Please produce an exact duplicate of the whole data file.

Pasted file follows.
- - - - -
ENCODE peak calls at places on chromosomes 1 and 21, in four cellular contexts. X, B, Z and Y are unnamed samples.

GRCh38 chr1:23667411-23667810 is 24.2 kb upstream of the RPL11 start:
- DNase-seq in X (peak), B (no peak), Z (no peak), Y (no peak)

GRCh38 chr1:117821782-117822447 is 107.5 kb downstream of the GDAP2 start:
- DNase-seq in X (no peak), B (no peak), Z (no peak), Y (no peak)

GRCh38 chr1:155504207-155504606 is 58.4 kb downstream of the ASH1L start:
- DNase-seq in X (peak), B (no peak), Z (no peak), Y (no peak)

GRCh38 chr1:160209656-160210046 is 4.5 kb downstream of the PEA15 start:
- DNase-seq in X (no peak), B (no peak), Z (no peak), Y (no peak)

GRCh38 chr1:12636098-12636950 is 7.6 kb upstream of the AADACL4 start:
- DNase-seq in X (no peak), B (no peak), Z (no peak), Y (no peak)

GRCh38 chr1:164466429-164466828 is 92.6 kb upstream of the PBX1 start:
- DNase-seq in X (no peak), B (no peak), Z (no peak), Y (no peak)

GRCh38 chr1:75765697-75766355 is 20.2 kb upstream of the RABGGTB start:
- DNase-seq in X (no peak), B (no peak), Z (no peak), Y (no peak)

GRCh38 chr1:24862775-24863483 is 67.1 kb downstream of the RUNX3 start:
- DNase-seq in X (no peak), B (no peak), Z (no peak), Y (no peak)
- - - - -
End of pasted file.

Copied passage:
ENCODE peak calls at places on chromosomes 1 and 21, in four cellular contexts. X, B, Z and Y are unnamed samples.

GRCh38 chr1:23667411-23667810 is 24.2 kb upstream of the RPL11 start:
- DNase-seq in X (peak), B (no peak), Z (no peak), Y (no peak)

GRCh38 chr1:117821782-117822447 is 107.5 kb downstream of the GDAP2 start:
- DNase-seq in X (no peak), B (no peak), Z (no peak), Y (no peak)

GRCh38 chr1:155504207-155504606 is 58.4 kb downstream of the ASH1L start:
- DNase-seq in X (peak), B (no peak), Z (no peak), Y (no peak)

GRCh38 chr1:160209656-160210046 is 4.5 kb downstream of the PEA15 start:
- DNase-seq in X (no peak), B (no peak), Z (no peak), Y (no peak)

GRCh38 chr1:12636098-12636950 is 7.6 kb upstream of the AADACL4 start:
- DNase-seq in X (no peak), B (no peak), Z (no peak), Y (no peak)

GRCh38 chr1:164466429-164466828 is 92.6 kb upstream of the PBX1 start:
- DNase-seq in X (no peak), B (no peak), Z (no peak), Y (no peak)

GRCh38 chr1:75765697-75766355 is 20.2 kb upstream of the RABGGTB start:
- DNase-seq in X (no peak), B (no peak), Z (no peak), Y (no peak)

GRCh38 chr1:24862775-24863483 is 67.1 kb downstream of the RUNX3 start:
- DNase-seq in X (no peak), B (no peak), Z (no peak), Y (no peak)